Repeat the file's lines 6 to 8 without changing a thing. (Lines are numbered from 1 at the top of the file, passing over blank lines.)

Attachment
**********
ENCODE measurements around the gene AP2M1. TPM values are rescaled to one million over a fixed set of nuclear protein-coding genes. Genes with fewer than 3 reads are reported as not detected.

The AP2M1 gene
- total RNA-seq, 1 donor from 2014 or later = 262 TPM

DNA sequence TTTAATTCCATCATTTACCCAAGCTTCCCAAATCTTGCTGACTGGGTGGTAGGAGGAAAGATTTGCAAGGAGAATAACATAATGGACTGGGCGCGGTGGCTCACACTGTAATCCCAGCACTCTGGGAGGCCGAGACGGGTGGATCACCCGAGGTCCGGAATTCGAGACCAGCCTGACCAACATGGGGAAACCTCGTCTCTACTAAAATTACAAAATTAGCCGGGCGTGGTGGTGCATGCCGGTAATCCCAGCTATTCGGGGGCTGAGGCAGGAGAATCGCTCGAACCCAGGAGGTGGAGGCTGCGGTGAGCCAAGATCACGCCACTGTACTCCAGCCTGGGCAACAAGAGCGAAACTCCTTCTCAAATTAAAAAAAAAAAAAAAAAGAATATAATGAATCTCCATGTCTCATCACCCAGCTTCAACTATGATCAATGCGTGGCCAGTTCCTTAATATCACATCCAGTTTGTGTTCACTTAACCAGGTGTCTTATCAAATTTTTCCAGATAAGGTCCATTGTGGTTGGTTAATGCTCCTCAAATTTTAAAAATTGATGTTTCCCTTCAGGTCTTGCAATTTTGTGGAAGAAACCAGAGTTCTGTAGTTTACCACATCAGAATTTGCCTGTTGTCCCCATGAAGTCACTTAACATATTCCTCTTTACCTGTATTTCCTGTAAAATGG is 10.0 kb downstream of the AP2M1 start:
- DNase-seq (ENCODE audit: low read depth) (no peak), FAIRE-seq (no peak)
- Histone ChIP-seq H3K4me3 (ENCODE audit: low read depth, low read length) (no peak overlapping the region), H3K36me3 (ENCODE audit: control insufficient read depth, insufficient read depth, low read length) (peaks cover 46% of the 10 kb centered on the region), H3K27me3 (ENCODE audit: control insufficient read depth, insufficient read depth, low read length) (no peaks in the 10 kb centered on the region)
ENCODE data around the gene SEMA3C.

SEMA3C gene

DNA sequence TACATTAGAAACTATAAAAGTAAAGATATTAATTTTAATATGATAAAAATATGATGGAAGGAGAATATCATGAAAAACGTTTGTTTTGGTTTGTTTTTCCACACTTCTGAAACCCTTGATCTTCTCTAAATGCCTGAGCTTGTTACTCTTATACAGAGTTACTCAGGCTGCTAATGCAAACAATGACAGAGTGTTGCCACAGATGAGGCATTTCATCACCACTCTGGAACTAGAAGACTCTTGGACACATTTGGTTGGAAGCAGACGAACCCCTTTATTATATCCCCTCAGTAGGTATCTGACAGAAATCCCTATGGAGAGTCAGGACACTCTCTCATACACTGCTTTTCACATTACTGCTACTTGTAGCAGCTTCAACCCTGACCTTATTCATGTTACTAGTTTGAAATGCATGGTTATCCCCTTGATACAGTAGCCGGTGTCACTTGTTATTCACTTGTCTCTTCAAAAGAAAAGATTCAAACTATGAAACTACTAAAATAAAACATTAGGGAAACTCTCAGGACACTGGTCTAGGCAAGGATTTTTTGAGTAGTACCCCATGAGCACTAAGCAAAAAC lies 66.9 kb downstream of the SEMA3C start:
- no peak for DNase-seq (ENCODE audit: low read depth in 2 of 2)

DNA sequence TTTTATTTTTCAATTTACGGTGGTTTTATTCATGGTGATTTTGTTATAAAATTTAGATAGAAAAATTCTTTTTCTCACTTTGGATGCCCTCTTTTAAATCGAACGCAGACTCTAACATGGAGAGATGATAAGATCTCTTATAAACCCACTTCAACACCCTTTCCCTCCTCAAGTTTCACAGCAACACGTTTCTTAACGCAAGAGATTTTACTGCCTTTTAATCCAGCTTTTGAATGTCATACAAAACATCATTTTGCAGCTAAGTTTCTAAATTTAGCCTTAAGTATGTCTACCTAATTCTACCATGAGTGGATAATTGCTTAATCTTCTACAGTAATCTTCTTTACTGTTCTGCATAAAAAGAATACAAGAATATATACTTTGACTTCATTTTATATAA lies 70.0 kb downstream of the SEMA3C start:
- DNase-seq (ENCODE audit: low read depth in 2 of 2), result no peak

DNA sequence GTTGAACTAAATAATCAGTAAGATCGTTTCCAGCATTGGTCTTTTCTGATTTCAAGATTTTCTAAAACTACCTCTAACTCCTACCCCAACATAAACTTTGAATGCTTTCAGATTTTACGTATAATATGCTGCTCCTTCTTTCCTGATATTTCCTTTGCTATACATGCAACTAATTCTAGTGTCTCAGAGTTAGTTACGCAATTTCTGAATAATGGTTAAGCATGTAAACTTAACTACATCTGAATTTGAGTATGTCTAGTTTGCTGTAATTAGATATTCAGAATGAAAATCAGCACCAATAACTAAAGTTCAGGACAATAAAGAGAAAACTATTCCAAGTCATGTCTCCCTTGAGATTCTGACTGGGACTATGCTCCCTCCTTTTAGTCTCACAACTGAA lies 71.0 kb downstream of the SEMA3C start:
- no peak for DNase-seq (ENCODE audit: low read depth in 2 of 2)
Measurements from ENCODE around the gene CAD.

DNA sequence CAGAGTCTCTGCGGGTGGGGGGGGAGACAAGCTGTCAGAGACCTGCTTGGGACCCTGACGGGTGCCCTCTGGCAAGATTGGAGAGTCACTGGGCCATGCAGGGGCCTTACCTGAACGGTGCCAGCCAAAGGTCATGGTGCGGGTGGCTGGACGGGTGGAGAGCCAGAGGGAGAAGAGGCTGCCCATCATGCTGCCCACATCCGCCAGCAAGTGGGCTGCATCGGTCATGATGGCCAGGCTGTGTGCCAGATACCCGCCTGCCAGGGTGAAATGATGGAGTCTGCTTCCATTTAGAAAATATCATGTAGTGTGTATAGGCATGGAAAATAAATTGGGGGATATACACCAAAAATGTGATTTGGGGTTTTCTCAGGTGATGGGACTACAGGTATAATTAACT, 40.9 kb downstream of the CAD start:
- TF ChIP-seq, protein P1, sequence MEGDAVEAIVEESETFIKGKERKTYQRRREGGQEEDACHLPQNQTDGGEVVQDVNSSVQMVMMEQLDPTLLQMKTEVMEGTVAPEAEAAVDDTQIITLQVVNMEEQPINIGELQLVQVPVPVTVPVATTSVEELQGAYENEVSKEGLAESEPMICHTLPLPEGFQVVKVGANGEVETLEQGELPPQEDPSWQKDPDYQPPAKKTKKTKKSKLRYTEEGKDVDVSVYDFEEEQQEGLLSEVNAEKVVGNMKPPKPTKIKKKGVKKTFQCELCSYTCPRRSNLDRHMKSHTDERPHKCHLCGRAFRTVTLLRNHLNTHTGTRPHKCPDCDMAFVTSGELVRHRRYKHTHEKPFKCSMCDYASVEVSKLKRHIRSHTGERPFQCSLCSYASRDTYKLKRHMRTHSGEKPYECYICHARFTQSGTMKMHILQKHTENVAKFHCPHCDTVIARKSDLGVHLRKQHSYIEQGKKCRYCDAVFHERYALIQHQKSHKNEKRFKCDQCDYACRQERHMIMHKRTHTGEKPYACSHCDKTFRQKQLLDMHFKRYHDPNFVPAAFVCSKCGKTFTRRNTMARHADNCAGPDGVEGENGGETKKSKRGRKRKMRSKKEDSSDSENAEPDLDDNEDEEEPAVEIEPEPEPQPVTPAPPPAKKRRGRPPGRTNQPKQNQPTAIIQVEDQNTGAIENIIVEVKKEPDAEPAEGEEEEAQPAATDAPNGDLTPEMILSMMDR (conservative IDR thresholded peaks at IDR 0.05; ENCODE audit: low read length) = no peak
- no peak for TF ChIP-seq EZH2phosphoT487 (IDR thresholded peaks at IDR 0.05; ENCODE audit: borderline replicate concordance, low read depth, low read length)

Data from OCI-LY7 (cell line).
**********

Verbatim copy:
- Histone ChIP-seq H3K4me3 (ENCODE audit: low read depth, low read length) (no peak overlapping the region), H3K36me3 (ENCODE audit: control insufficient read depth, insufficient read depth, low read length) (peaks cover 46% of the 10 kb centered on the region), H3K27me3 (ENCODE audit: control insufficient read depth, insufficient read depth, low read length) (no peaks in the 10 kb centered on the region)
ENCODE data around the gene SEMA3C.

SEMA3C gene